Perry Glasser

Equity Shares, My Sweet Keister

In Business, Economics, Economy, Politics, Wall Street on October 25, 2008 at 1:24 pm

As the word economy circles the bowl, and such countries as Finland are simply going bankrupt, American Buccaneers are queuing before the Weasel-trough. The hope is to suck up some of the newest sugar, the notion that Citizens will “take equity positions” and thus save the perquisites of Buccaneers who in a better world would be facing hard labor in jungle penal colonies.
The idea is spun like this: in exchange for preferred equity shares, Citizens will receive a dividend and, at some future date when the equity shares will be worth more and the Easter Bunny comes calling, that position will be sold.
What could be bad? The idea has 3 selling points:

  • Corporation receive much-needed cash infusions at a time of crisis;
  • Citizens avoid the horrors of Evil Red Socialism, which would be like, you know, government ownership of key industries run for social benefit, a situation we cannot have because in America (just like Jesus and John Wayne would want) key industries have to be run for private benefit, unless of course the Buccaneers screw up, at which point we want public bailout BUT no public benefit;
  • As we navigate this rough patch in the ongoing growth that Wizards would have us believe should have no end, responsible Weasels may quietly restore a regulatory climate that will make the open seas a tad more difficult for unrestrained Buccaneer navigation. As former Wizard of the First Rank and Speaker in Tongues Greenspan testified yesterday, “I made a mistake in presuming that the self-interest of organizations, specifically banks and others, were such as that they were best capable of protecting their own shareholders.” Gee, Alan, you think?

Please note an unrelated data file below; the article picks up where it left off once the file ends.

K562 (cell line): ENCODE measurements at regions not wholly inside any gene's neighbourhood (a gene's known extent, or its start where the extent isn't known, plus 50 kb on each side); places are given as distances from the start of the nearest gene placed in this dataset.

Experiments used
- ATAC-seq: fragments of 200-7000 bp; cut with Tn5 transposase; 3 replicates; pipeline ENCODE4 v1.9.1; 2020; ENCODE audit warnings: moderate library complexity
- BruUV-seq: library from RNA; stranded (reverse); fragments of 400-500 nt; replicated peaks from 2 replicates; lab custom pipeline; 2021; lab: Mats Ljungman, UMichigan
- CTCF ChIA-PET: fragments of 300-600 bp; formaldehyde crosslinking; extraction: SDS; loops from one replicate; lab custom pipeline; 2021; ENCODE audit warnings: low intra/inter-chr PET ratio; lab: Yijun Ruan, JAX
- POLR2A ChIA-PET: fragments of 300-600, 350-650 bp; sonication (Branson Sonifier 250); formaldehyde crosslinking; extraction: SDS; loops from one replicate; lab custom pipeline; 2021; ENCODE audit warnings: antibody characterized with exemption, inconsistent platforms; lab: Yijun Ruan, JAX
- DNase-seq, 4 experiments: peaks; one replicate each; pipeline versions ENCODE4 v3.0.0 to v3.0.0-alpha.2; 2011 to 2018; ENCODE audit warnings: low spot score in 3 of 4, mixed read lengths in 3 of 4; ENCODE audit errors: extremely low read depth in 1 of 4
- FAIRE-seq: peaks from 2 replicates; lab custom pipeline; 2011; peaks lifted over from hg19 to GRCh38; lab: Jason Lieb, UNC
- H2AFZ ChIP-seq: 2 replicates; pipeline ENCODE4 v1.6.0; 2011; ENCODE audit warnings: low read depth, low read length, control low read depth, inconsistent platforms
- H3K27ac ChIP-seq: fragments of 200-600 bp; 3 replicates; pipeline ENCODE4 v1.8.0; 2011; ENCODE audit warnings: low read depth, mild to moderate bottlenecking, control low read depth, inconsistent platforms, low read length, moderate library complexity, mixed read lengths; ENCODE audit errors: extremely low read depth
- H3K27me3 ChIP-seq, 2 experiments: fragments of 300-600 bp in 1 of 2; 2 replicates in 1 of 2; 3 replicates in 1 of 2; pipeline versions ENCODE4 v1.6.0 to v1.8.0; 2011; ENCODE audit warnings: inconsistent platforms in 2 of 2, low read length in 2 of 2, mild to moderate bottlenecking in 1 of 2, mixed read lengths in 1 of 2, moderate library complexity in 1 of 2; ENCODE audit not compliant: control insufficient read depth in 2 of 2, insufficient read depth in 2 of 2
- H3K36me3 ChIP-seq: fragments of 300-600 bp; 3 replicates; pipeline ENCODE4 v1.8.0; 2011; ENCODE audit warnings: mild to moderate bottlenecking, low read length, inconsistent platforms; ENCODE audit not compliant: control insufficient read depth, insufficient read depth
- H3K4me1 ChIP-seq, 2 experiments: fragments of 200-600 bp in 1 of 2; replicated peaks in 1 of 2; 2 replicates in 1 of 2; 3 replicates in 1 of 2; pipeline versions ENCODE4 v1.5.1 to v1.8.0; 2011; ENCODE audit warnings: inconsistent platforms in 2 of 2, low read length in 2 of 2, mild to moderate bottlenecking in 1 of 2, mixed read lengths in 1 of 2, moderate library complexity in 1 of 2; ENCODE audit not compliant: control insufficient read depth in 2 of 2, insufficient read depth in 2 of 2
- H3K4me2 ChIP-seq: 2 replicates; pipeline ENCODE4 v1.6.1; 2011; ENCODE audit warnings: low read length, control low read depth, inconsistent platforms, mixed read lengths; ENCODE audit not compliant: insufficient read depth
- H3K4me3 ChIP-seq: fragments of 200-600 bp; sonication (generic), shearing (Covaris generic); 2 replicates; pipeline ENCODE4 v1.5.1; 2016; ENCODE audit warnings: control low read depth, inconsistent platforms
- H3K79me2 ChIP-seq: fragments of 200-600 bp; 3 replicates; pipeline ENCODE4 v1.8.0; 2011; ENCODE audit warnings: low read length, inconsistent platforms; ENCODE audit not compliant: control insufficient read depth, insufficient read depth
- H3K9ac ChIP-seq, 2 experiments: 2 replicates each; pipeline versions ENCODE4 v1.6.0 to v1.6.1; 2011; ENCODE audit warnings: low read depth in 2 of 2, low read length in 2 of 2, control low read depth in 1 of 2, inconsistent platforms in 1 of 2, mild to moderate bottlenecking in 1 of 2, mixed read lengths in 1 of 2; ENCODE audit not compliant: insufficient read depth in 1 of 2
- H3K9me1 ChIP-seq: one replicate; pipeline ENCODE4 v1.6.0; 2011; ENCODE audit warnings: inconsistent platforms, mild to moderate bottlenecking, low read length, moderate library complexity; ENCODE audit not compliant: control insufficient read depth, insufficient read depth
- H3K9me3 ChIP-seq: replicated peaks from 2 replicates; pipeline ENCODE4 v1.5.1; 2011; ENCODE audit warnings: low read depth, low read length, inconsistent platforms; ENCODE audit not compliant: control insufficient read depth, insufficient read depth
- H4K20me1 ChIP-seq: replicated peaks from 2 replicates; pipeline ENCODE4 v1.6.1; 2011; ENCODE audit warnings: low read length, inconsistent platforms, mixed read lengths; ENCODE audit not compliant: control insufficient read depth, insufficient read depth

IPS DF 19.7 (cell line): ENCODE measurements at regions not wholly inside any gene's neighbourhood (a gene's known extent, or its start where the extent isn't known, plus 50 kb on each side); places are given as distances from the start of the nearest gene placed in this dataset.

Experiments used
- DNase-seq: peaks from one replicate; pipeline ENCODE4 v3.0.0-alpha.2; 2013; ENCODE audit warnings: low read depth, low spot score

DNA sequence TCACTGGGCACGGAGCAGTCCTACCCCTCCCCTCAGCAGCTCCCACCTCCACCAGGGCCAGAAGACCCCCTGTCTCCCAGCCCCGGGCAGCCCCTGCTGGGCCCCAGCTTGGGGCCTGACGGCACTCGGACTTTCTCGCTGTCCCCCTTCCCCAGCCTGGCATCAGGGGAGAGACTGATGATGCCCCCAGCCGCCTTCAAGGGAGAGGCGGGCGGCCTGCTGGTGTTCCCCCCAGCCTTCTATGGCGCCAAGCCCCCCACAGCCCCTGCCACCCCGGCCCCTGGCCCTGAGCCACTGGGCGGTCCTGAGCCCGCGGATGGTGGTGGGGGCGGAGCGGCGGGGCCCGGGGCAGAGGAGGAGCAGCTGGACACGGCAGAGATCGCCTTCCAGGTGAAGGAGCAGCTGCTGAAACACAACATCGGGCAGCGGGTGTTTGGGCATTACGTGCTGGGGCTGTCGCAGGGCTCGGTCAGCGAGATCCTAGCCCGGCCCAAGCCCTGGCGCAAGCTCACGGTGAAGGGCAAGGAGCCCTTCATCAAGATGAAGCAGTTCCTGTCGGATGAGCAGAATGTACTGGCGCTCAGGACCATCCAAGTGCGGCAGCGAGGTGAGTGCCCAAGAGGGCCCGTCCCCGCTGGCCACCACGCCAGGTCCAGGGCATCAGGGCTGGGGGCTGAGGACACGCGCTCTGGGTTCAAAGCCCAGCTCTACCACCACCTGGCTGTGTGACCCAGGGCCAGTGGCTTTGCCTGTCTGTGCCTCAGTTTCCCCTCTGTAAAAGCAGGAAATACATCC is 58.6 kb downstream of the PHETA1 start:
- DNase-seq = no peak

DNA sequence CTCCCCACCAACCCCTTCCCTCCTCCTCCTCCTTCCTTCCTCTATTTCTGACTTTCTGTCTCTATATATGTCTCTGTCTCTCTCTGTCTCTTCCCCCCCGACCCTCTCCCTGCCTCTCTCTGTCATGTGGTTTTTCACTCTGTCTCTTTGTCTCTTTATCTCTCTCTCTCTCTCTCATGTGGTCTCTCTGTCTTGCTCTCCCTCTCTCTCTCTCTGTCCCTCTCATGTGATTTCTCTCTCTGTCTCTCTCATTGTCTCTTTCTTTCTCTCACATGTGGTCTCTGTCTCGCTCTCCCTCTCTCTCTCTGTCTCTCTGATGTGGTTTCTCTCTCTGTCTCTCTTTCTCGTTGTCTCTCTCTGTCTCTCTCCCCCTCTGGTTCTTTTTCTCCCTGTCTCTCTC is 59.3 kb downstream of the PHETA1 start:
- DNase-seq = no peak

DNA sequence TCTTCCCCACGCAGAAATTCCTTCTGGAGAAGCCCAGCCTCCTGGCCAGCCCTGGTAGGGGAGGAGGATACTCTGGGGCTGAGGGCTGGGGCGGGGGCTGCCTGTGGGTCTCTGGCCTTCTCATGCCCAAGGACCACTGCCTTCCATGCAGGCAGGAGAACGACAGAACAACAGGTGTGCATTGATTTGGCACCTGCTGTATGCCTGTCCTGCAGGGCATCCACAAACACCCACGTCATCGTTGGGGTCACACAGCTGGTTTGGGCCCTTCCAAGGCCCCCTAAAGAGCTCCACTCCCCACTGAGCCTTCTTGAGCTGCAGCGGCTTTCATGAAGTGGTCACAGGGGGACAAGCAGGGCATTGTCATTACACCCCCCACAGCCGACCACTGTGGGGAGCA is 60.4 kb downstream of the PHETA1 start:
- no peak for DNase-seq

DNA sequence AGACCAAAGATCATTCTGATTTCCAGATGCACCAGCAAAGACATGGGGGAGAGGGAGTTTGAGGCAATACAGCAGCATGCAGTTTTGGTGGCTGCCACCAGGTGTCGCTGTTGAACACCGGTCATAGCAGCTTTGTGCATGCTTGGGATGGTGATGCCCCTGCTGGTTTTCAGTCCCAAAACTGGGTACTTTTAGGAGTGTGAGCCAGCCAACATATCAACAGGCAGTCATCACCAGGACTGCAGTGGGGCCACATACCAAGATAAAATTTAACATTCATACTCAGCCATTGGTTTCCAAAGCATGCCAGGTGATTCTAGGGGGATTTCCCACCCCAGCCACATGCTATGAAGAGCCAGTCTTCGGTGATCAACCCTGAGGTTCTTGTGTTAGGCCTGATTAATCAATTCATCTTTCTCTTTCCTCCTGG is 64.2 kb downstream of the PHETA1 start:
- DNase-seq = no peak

Dollar$ notes that Citizens around the world are universally responding to the elixir of public equity of private industry by screaming into their phones, “SELL!”
As usual, blowing the smoke of Wizard and Weasel rhetoric away clears the air. The man behind the curtain has no powers we do not grant him ourselves.

The Cost.

The trough is filled with Citizen money. Only children and hermits recently emerged from caves believes the official Weasel Estimate of $700 billion. These folks could not lead a Boy Scout Troop out of a well-lit unlocked room. There are 300 million people in the United States. When the price tag creeps up to $1 trillion, our cost will be $3,000 for every man, woman and child in the US. Children do not work; for productive Citizens, figure the cost of digging Buccaneers a safe harbor is $5,000 each.

The Plan.

Selling equity to raise capital is what stock markets are for. Building a steel mill in your garage poses some challenges, and the capital required is far more than can be saved in a coffee can. Selling shares is a great idea, but Dollar$ suspects that forced sales to unwilling buyers (that’s you and me, Binky) are doomed. Someone, someday, will need to decide that the shares we are now buying need to be sold, but expect the future Buccaneers once again sailing on a deep sea of forced money to scream, “Nay!” They will pointedly ask, “What will be the effect of a forced sale of $1 trillion in equity?”